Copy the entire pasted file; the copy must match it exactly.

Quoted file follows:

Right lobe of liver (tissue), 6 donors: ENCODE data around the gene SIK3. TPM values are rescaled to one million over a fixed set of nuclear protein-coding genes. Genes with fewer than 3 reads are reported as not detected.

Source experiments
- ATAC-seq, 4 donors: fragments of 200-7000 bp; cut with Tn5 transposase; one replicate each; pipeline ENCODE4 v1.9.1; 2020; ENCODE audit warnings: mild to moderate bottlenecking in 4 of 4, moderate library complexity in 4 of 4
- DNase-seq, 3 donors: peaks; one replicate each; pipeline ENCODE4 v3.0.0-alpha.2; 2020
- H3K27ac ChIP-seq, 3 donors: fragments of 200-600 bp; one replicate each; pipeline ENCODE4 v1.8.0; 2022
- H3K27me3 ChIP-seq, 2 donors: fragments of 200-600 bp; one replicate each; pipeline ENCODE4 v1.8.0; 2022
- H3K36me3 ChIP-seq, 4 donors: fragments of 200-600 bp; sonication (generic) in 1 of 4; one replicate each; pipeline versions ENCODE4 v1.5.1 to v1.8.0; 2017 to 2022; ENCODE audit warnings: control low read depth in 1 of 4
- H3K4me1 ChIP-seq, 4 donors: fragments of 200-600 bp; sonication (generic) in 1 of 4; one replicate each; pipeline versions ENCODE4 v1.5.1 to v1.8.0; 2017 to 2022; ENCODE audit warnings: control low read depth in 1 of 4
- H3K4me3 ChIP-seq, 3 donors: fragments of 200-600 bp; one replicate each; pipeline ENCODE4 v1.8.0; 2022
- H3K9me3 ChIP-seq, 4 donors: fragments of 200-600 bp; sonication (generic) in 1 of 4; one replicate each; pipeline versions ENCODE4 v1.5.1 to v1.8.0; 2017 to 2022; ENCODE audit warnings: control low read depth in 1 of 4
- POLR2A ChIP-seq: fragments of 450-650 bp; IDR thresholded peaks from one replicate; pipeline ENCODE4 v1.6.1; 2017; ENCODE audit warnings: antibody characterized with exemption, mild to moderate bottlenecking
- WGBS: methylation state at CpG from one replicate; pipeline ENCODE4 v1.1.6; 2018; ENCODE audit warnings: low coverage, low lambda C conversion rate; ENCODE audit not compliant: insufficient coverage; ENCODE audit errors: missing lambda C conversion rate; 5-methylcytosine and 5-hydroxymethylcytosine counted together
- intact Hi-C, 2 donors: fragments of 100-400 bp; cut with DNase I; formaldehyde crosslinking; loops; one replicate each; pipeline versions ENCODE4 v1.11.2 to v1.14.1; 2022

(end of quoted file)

Right lobe of liver (tissue), 6 donors: ENCODE data around the gene SIK3. TPM values are rescaled to one million over a fixed set of nuclear protein-coding genes. Genes with fewer than 3 reads are reported as not detected.

Source experiments
- ATAC-seq, 4 donors: fragments of 200-7000 bp; cut with Tn5 transposase; one replicate each; pipeline ENCODE4 v1.9.1; 2020; ENCODE audit warnings: mild to moderate bottlenecking in 4 of 4, moderate library complexity in 4 of 4
- DNase-seq, 3 donors: peaks; one replicate each; pipeline ENCODE4 v3.0.0-alpha.2; 2020
- H3K27ac ChIP-seq, 3 donors: fragments of 200-600 bp; one replicate each; pipeline ENCODE4 v1.8.0; 2022
- H3K27me3 ChIP-seq, 2 donors: fragments of 200-600 bp; one replicate each; pipeline ENCODE4 v1.8.0; 2022
- H3K36me3 ChIP-seq, 4 donors: fragments of 200-600 bp; sonication (generic) in 1 of 4; one replicate each; pipeline versions ENCODE4 v1.5.1 to v1.8.0; 2017 to 2022; ENCODE audit warnings: control low read depth in 1 of 4
- H3K4me1 ChIP-seq, 4 donors: fragments of 200-600 bp; sonication (generic) in 1 of 4; one replicate each; pipeline versions ENCODE4 v1.5.1 to v1.8.0; 2017 to 2022; ENCODE audit warnings: control low read depth in 1 of 4
- H3K4me3 ChIP-seq, 3 donors: fragments of 200-600 bp; one replicate each; pipeline ENCODE4 v1.8.0; 2022
- H3K9me3 ChIP-seq, 4 donors: fragments of 200-600 bp; sonication (generic) in 1 of 4; one replicate each; pipeline versions ENCODE4 v1.5.1 to v1.8.0; 2017 to 2022; ENCODE audit warnings: control low read depth in 1 of 4
- POLR2A ChIP-seq: fragments of 450-650 bp; IDR thresholded peaks from one replicate; pipeline ENCODE4 v1.6.1; 2017; ENCODE audit warnings: antibody characterized with exemption, mild to moderate bottlenecking
- WGBS: methylation state at CpG from one replicate; pipeline ENCODE4 v1.1.6; 2018; ENCODE audit warnings: low coverage, low lambda C conversion rate; ENCODE audit not compliant: insufficient coverage; ENCODE audit errors: missing lambda C conversion rate; 5-methylcytosine and 5-hydroxymethylcytosine counted together
- intact Hi-C, 2 donors: fragments of 100-400 bp; cut with DNase I; formaldehyde crosslinking; loops; one replicate each; pipeline versions ENCODE4 v1.11.2 to v1.14.1; 2022